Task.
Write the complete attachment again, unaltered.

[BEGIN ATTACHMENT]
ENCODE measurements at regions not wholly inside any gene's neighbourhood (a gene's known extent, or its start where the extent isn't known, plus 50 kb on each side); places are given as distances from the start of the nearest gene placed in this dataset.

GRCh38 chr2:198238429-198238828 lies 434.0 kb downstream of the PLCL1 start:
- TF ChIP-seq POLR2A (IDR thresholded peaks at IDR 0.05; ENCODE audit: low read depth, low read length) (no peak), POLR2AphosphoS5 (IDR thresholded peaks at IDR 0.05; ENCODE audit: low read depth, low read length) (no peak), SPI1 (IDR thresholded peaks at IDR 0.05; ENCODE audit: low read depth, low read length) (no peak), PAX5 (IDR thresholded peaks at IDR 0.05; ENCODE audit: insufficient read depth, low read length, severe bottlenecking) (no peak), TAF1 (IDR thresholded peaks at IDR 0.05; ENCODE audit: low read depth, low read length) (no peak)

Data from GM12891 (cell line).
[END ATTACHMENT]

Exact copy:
ENCODE measurements at regions not wholly inside any gene's neighbourhood (a gene's known extent, or its start where the extent isn't known, plus 50 kb on each side); places are given as distances from the start of the nearest gene placed in this dataset.

GRCh38 chr2:198238429-198238828 lies 434.0 kb downstream of the PLCL1 start:
- TF ChIP-seq POLR2A (IDR thresholded peaks at IDR 0.05; ENCODE audit: low read depth, low read length) (no peak), POLR2AphosphoS5 (IDR thresholded peaks at IDR 0.05; ENCODE audit: low read depth, low read length) (no peak), SPI1 (IDR thresholded peaks at IDR 0.05; ENCODE audit: low read depth, low read length) (no peak), PAX5 (IDR thresholded peaks at IDR 0.05; ENCODE audit: insufficient read depth, low read length, severe bottlenecking) (no peak), TAF1 (IDR thresholded peaks at IDR 0.05; ENCODE audit: low read depth, low read length) (no peak)

Data from GM12891 (cell line).